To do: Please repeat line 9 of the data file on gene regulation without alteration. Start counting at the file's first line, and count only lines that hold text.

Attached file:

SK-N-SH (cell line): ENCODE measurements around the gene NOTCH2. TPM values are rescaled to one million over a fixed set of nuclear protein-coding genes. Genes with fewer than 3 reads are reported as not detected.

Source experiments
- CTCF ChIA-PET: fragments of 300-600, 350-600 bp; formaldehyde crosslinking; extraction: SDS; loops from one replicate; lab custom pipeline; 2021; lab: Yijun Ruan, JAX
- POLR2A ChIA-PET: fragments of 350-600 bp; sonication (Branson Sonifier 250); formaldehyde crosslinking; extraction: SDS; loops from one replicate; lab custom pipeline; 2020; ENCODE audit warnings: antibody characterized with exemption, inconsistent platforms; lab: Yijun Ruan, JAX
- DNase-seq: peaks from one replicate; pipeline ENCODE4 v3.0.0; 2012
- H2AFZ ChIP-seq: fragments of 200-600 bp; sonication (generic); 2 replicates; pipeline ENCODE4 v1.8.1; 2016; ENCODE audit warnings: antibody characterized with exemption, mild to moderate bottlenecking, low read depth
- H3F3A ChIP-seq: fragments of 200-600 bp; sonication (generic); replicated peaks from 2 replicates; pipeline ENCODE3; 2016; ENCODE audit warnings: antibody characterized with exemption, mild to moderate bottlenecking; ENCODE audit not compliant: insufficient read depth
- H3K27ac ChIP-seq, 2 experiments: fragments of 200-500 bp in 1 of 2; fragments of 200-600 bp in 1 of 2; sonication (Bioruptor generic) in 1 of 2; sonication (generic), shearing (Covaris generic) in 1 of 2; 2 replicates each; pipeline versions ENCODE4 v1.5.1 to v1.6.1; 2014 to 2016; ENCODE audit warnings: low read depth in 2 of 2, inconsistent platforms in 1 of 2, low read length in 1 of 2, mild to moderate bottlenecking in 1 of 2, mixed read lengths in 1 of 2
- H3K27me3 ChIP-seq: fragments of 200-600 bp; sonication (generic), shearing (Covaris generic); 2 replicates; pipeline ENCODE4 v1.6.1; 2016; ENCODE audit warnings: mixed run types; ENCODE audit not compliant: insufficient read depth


- H3K27me3 ChIP-seq: fragments of 200-600 bp; sonication (generic), shearing (Covaris generic); 2 replicates; pipeline ENCODE4 v1.6.1; 2016; ENCODE audit warnings: mixed run types; ENCODE audit not compliant: insufficient read depth